33 Ordinary C – November 17, 2013 – Life in Between No More and Not Yet
Does this gospel bother you? As we approach the end of our liturgical year the biblical texts focus on end times, the end of the world. When is that time? It is an eerie coincidence that these readings bring to mind the calamities occurring around the planet today.
The death toll from the Tacloban Typhoon Haiyan (Yolanda) in the Philippines could reach 10,000 people. Last week there were four earthquakes in Delhi, India … in just three hours! And a tropical storm in the Puntland region of Somalia killed 100 people. Some say these natural disasters are acts of God, warnings that the end times are near. Others argue that the frequency of these catastrophes is caused by global warming.  No matter what we believe these calamities are opportunities to stop, to step back, to reflect. They can wake us up.
This gospel was written as if Jesus were predicting bad omens on earth. In fact it was written after the time of Jesus. The Temple he referred to was already destroyed. It was not a prediction of horrific events as much as it was a commentary on what already happened. The wording is scary enough but not any less realistic than what is being experienced on this fragile planet right now.
Columnist Conor Friedersdorf raised an interesting question last week. Given how predictable it is that there will be future natural disasters, he asked about preemptive measures. How we can lower death tolls and get help to survivors ahead of time rather than wait until after the disaster strikes. 
Forecasting and preparing for dire weather is one thing. What if we could predict the end of the world? Christianity is a religion that follows a linear historical path. We live in between the beginning and the end of creation. Flooding, droughts, hurricanes, firestorms, meteorites are some of the natural disasters we have to endure while we wait.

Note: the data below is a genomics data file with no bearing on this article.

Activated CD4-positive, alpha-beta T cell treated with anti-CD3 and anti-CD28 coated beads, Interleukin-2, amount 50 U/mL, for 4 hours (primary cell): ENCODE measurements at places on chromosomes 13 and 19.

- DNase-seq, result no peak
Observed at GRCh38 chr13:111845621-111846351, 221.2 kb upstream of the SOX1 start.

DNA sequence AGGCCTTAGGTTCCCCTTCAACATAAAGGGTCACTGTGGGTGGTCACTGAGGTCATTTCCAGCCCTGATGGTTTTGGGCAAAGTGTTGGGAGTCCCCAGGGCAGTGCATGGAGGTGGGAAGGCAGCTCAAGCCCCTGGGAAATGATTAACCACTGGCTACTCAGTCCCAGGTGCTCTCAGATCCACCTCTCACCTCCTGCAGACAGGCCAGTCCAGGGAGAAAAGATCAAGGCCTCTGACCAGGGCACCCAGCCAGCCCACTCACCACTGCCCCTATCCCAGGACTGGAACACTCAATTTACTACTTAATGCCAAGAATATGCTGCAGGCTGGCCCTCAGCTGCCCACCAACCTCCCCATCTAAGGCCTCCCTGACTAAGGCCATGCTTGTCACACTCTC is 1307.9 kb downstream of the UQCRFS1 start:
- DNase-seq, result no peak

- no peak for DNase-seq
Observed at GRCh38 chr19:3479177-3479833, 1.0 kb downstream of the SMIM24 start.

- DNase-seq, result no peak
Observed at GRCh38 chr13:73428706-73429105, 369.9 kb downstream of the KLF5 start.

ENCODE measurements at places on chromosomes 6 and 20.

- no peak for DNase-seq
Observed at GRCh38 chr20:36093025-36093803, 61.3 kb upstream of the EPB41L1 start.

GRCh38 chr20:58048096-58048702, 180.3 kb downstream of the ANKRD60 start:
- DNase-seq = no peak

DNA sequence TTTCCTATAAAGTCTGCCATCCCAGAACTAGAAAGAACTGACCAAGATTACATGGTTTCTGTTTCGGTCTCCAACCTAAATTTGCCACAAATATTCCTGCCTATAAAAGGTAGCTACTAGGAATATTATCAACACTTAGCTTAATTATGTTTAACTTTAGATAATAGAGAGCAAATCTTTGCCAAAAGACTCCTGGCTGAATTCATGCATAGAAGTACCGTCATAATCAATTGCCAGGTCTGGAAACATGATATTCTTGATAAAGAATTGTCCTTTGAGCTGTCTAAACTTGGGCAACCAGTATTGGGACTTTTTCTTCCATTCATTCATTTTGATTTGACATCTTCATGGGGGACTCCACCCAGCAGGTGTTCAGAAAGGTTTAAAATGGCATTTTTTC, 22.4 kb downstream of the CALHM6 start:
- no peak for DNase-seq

However, there are other facets of life that we can control somewhat. If it seems almost impossible for us to stop wars, poverty and the purposeful abuse of humans, what can we do? Act with kindness toward others. Greet strangers stranded in the cold. Volunteer with institutions and organizations to serve people in need. Do not put off saying, “I love you.”
There are at least two ways to interpret this gospel. A traditional way is to say life as we know it must end before eternal life can begin. Jesus used the Temple as an example of how earthly things do not last forever. That great architectural symbol of religion and power was destroyed. Jesus said he would rise up again as a new temple. Our life in Christ is that hallowed place. We are temples of a holy spirit.
Another way to understand eternal life is to act as if we are already participating in it. In this sense we do not imagine the end of time as a catastrophic event but an ever evolving transformation of life. That is why we Christians are hopeful. And, with all people who act with faith and charity, we work hard to bring about some happiness in this life for ourselves and others. This task may take some time to achieve. In fact, it may take “forever!”
Our eucharistic liturgy is a foretaste of eternal happiness. Here in this place we imagine and celebrate life that is more just, where all people, created in the likeness of God, are treated as such. If we allow it to do so, this liturgy will have an effect on the way we think and behave in our lives.
So, these readings today are not so much about the end of time as much as they are about what we are doing while we wait. They are calling us to live in a Christian way — humbly, simply, peacefully.
2 Friedersdorf, Conor. “Is This the Best Humanity Can Do for the Philippines? in The Atlantic. November 11, 2013. http://www.theatlantic.com/international/archive/2013/11/is-this-the-best-humanity-can-do-for-the-philippines/281332/